A key element of the Global Church Movements strategy is Prayer Care Share. In other words, a church planter prays for the area he is trying to reach as he cares for the people in some practical way and seeks opportunities to explain how they can know God. The following story illustrates the power of Prayer Care Share.
Church planters pushing into the missional gap face many challenges. The “missional gap,” by definition, means a place where no Christian churches exist. So a church planter leaving his home for such a region needs a source of income. Also, such places are often quite remote, and local people distrust outsiders, especially those not of the local religion.
Recently in Sub-Saharan Africa a project has begun to overcome these challenges and show care for the local people. We are providing church-planters with grain-grinding mills. This provides a reason for the church planter to be in the village, gives them a sustainable source of local income, opens opportunities to share the gospel , and is a blessing to the village.
The project was pioneered in Chad, with such success that it was expanded into Cameroon where the diet is similar.
“At Ndoresou village, we arrived around 3:40 pm,” reports Quentin Ngamo, GCM leader in Cameroon. “The timing was good as women and children were about to take the road to the grinding-mill house in the next village three kilometers away (almost two miles). As we unloaded the machine from the truck, a line of bags, jars and pots containing grain appeared, waiting for the machine to start grinding.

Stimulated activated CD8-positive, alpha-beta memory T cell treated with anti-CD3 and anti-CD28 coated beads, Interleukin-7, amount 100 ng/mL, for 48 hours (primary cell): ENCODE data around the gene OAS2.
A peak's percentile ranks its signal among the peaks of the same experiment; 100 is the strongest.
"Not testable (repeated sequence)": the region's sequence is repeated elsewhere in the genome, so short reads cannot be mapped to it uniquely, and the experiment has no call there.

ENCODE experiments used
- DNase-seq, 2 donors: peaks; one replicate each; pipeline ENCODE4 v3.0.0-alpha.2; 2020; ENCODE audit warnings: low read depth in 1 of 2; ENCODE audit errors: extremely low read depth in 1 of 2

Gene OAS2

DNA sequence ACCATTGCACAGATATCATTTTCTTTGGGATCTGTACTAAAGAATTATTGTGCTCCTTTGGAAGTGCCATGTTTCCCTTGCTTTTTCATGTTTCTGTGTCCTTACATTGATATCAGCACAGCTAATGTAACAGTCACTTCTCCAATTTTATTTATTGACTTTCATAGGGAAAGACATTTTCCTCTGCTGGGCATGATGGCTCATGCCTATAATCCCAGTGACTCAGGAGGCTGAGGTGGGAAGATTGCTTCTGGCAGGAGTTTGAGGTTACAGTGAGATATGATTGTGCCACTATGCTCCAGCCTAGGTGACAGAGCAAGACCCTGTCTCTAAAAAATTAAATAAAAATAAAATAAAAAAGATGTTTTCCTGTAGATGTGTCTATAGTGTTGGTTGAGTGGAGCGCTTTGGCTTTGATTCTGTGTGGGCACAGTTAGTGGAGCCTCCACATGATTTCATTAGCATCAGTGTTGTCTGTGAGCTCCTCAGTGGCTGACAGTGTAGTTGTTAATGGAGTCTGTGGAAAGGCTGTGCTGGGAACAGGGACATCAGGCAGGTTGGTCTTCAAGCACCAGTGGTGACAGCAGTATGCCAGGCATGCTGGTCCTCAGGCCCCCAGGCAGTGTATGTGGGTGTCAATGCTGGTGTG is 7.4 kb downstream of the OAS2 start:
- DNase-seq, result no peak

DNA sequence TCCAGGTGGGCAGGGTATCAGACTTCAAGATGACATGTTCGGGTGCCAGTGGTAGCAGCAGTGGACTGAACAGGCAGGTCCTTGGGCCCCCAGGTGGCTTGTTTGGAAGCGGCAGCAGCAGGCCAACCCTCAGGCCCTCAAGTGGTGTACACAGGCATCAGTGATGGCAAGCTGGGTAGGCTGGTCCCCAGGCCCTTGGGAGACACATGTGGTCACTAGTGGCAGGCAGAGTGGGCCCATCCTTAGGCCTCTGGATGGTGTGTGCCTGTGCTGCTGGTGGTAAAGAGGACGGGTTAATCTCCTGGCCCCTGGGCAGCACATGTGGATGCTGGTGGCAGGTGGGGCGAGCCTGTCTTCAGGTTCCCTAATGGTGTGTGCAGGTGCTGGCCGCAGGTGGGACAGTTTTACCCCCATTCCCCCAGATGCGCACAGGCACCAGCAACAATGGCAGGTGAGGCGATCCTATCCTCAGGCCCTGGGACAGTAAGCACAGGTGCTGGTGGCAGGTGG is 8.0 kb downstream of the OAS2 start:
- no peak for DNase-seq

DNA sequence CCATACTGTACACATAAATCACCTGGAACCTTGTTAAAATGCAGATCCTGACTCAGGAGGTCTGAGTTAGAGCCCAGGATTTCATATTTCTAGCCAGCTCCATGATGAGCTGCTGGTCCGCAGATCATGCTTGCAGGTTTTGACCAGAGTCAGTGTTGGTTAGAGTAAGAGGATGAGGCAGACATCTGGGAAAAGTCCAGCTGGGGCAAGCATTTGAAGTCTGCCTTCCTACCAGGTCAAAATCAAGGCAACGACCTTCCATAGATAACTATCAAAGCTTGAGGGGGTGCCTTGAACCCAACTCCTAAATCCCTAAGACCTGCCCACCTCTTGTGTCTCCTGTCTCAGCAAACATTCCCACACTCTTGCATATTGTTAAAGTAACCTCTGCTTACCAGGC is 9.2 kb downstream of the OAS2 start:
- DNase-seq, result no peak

Quentin also tells the story of Laoudjongue village, where three women from another religion have come to Christ. “They used to pass through this village on their way to grind in the next village,” says the local church planter. “The women heard about the grinding machine in our village, and they came. I then took the opportunity to share with them about Jesus Christ. All three committed to follow Jesus, and I will follow up with them as they come every week to grind their grain.”
Now that Quentin has returned home, the mills will remain with the church planters, providing a small income as well as enabling them to continue to bless the villages and tell the people about God’s love for them.